For punishment here in Korea, the teachers have the students raise their arms during the whole time that class is in session. Supposedly this hurts and is very uncomfortable for long periods of time. Back home, we send a kid to the corner--but nothing to hurt the kids! (We even have laws now about daring to touch a kid---for fear of sexual harrassment. And to think they allowed bear-bottom spanking with a holey wooden paddle when I was in Elementary school!) Or, here, they hit the kids on the hands with rulers if they say the wrong answer, or misbehave. Wow. I like this punishment system now.
The best day. Coincidentally, I've had the best day too. Afterwork, I when to have an ice cream with Angelina at Baskin Robbins, and we laughed the whole way home. When we went our separate ways, I decided that since it was still light out, I would get on my jogging gear, and walk around to see what I could find. What a find, indeed!
I walked over the bridge to Dongbyeondong, and took a detour. Just down the street, I guess they were having a market---wow, were the streets filled or what! There were local merchants, selling fruits and veggies, clothes and shoes, seafood and strange.....eels or squids too! It was amazing. Tons of people, and lots of good bargins. I immediately when to a cheap clothing rack and found me a few awesome deals. The merchant was really nice, and he said--"For you, ee chaennin reduction! Shop!" I liked this. No tourist price!! So he gave me 2,000 Won off--a bit over 2 bucks--and I bought 2 shirts and a pair of knickers for 13,000 Won! What a deal! Plus, I found a great Konglish shirt---"I hope wish many stars!" but I decided on another, "Can't Buy Me Love" t-shirt. My favorite movie, so I couldn't resist (that's me in the negative picture.)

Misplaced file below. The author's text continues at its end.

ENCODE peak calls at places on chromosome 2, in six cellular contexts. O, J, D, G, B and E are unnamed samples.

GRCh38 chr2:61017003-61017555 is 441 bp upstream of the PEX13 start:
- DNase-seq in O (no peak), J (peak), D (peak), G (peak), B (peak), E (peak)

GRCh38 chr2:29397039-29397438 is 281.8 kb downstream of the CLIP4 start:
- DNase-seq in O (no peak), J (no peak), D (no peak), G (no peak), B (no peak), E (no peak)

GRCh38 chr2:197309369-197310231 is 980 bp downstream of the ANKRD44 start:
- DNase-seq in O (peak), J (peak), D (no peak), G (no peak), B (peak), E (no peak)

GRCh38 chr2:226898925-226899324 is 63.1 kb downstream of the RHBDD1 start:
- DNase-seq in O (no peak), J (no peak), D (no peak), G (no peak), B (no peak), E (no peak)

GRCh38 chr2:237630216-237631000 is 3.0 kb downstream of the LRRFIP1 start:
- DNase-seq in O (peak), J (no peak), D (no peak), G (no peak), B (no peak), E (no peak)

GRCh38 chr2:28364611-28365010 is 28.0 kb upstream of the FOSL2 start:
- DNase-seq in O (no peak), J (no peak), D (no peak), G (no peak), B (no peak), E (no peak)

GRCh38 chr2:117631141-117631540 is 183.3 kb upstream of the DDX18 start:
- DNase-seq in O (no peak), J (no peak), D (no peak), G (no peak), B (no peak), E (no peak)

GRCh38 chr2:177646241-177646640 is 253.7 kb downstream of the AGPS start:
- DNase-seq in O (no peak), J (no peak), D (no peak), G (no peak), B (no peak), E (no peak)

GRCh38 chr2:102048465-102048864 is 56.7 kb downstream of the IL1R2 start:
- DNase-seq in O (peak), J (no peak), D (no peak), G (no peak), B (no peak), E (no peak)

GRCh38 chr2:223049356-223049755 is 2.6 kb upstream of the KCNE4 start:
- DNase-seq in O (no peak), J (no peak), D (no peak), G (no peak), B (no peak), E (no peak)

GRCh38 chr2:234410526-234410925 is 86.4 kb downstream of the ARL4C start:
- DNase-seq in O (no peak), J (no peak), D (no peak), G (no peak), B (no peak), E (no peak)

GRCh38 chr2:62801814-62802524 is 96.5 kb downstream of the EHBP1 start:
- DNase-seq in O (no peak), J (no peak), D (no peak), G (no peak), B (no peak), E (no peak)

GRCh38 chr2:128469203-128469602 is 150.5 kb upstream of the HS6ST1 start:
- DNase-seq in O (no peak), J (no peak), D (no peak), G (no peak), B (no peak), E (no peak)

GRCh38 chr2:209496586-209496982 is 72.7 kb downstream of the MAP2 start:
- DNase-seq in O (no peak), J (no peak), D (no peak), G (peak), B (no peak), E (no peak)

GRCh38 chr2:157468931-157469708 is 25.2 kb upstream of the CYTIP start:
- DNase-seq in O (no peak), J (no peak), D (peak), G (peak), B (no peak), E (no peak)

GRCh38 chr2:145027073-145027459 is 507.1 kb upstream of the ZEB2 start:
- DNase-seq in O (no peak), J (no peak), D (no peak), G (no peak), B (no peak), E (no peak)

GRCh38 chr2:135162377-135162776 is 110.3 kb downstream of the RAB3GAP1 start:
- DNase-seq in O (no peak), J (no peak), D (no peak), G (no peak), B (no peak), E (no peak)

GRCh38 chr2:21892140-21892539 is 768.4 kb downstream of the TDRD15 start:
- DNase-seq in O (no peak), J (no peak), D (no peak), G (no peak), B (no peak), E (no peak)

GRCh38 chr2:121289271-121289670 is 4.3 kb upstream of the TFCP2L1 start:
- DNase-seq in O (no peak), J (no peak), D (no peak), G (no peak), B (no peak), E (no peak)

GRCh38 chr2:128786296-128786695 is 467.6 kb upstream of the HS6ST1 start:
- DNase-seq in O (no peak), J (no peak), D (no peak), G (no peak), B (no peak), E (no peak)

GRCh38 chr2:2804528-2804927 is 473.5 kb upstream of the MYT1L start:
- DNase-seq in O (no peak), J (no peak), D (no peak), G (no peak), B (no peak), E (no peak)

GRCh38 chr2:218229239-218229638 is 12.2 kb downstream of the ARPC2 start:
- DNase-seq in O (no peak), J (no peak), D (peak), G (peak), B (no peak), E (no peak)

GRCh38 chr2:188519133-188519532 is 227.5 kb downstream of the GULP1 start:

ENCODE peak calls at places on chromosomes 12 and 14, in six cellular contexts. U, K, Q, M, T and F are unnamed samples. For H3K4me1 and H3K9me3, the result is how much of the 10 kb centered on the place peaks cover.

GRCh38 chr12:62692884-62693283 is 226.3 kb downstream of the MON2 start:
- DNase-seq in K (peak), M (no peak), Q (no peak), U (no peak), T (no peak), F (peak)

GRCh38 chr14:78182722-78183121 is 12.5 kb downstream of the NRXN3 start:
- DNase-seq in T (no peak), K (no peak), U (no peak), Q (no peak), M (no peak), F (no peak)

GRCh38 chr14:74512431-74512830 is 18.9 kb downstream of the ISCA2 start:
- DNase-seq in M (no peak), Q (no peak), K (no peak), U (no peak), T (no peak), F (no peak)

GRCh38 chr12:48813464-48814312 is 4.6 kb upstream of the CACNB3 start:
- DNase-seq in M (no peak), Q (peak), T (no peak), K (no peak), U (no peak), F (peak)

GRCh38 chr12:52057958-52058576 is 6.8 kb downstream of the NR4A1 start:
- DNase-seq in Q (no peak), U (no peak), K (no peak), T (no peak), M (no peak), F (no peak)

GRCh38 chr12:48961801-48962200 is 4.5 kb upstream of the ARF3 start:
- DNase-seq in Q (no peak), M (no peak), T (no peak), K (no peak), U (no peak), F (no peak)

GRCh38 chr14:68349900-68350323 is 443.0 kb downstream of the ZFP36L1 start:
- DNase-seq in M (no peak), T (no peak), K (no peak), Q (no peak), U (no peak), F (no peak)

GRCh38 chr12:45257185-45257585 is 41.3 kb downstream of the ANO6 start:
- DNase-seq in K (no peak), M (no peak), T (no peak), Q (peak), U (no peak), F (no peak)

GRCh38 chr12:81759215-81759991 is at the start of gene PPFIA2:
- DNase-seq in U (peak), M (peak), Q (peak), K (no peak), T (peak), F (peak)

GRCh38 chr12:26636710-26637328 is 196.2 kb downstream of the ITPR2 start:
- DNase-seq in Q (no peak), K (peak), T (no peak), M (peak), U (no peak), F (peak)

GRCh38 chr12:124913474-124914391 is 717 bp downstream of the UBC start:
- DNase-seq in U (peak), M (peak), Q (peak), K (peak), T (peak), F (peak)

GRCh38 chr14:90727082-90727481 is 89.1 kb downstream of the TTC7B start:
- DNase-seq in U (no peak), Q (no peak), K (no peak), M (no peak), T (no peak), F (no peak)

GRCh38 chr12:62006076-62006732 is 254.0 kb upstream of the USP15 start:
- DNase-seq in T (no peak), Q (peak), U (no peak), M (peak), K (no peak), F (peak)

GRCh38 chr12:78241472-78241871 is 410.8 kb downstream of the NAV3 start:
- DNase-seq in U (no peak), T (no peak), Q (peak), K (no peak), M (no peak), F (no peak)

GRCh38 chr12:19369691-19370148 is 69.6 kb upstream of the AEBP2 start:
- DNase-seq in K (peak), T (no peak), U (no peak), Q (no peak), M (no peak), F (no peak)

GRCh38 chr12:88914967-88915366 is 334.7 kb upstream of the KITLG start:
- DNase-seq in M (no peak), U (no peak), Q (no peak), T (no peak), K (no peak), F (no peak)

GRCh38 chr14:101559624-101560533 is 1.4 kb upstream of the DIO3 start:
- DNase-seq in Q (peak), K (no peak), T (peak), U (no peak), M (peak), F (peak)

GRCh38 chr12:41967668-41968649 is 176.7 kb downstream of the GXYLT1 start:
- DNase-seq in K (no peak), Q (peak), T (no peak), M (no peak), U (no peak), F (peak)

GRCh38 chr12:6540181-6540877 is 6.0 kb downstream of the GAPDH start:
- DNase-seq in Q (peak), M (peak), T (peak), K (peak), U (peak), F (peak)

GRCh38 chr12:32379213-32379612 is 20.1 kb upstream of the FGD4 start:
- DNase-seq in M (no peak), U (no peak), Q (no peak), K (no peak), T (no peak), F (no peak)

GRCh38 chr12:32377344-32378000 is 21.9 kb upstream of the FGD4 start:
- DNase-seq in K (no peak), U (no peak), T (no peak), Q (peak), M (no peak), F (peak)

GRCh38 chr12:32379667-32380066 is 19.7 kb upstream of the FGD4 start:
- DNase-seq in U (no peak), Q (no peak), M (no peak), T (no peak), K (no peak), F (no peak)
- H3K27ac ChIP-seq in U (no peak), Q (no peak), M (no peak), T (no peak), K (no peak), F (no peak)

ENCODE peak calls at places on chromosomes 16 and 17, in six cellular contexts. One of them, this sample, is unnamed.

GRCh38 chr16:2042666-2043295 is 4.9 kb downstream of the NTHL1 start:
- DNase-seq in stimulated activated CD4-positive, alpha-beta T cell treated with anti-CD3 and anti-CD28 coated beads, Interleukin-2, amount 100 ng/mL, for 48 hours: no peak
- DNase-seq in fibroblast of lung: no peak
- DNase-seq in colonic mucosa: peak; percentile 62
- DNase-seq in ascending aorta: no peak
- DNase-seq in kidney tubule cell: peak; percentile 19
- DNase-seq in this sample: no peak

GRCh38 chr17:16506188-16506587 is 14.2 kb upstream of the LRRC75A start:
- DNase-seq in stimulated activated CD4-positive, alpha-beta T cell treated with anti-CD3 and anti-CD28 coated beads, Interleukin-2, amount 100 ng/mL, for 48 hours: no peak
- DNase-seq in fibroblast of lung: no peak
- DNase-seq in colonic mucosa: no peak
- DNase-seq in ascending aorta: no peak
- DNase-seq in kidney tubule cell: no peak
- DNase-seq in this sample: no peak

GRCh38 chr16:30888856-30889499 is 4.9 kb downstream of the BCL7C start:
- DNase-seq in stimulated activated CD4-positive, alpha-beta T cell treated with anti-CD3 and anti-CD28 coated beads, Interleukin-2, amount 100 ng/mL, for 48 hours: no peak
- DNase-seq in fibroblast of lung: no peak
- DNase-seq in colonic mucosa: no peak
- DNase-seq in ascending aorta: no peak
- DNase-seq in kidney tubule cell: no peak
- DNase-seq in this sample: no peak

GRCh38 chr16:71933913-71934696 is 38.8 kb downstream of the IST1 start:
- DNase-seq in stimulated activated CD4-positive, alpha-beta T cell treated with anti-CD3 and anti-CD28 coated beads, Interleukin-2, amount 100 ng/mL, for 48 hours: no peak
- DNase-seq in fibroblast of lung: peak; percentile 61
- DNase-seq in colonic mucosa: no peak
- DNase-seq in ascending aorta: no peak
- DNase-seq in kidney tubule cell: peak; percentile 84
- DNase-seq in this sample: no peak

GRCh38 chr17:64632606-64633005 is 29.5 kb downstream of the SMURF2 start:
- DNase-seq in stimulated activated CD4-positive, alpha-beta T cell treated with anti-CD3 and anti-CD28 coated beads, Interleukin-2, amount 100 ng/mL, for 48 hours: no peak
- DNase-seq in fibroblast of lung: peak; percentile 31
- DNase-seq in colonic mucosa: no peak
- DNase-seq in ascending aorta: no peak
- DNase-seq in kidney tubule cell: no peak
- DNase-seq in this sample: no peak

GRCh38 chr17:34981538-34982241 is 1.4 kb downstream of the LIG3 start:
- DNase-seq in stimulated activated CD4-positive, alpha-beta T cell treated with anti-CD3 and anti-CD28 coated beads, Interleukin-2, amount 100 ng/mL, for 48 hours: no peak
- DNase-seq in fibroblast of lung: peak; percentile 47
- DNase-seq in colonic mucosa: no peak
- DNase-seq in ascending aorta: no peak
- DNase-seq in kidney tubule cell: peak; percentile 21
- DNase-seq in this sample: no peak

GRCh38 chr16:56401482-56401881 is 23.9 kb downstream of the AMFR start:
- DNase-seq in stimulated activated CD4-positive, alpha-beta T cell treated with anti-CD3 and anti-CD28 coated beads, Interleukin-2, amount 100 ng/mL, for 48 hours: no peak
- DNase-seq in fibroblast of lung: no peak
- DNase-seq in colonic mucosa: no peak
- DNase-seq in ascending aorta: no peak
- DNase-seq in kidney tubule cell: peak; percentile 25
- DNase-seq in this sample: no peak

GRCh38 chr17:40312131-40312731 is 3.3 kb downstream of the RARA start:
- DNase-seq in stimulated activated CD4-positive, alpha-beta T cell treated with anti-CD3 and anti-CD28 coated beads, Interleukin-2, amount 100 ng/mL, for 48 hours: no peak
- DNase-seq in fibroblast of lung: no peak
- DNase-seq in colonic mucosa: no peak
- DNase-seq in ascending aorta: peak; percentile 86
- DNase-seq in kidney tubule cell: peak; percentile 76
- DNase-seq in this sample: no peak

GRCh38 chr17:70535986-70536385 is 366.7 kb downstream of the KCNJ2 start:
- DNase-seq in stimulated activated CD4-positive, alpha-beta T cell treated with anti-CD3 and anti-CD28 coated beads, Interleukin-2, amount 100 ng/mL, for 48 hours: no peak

Then I went to a nearby store, and decided upon some groceries for the rest of the week. With 12,000 Won left (from the 25,000 I had), I bought the following items--which I nearly cannot live without!! They include: these special little liquid yogurt bottles, 요 구 르 트 (don't ask me to pronounce it yet, but it's simply named "yoghurt"--great for a morning perk besides coffee!); this japanese fruit jellow that's serves as a great snack; Grape jam of course (can't go without my tartines!); the green leaves you on the right are actually something like mint leaves--and as you'll see later, I eat the mint leaf with tuna. It's delicious! Last, on the left---I found some SWISS hazelnut chocolate. I'm thrilled!! Plus, I needed a chocolate fix too. :)
Oh, I almost forgot. Cornflakes too! Hooray for POST cereals. And, not to forget, this yummy dish called "Tahmn-yiung"---a kind of 'Daoh,' which is mashed up rice, with sweet red beans in side. It almost looks like wax, but it's really soft and gooey to the taste. It's so delicious! And it's only 2,000 W for a fresh set of... say, 20? Yeah. Tomorrow's another day. I just have to keep thinking---simple!
Roma non è stata costruita in un giorno... alas, Rome was not built in a day.